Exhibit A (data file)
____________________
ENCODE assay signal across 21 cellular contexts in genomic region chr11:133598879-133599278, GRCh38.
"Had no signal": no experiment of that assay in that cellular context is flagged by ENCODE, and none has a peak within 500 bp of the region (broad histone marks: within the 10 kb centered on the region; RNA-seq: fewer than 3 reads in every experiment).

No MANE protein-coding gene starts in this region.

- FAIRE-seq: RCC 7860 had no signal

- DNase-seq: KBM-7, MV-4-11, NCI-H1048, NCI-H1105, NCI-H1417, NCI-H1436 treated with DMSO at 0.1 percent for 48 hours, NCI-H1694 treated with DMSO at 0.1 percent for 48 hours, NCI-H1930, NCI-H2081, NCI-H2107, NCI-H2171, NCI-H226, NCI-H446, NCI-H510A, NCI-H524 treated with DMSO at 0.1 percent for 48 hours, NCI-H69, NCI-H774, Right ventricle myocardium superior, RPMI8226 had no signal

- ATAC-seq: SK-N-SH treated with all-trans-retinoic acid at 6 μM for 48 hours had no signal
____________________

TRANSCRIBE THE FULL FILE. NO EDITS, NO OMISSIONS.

ENCODE assay signal across 21 cellular contexts in genomic region chr11:133598879-133599278, GRCh38.
"Had no signal": no experiment of that assay in that cellular context is flagged by ENCODE, and none has a peak within 500 bp of the region (broad histone marks: within the 10 kb centered on the region; RNA-seq: fewer than 3 reads in every experiment).

No MANE protein-coding gene starts in this region.

- FAIRE-seq: RCC 7860 had no signal

- DNase-seq: KBM-7, MV-4-11, NCI-H1048, NCI-H1105, NCI-H1417, NCI-H1436 treated with DMSO at 0.1 percent for 48 hours, NCI-H1694 treated with DMSO at 0.1 percent for 48 hours, NCI-H1930, NCI-H2081, NCI-H2107, NCI-H2171, NCI-H226, NCI-H446, NCI-H510A, NCI-H524 treated with DMSO at 0.1 percent for 48 hours, NCI-H69, NCI-H774, Right ventricle myocardium superior, RPMI8226 had no signal

- ATAC-seq: SK-N-SH treated with all-trans-retinoic acid at 6 μM for 48 hours had no signal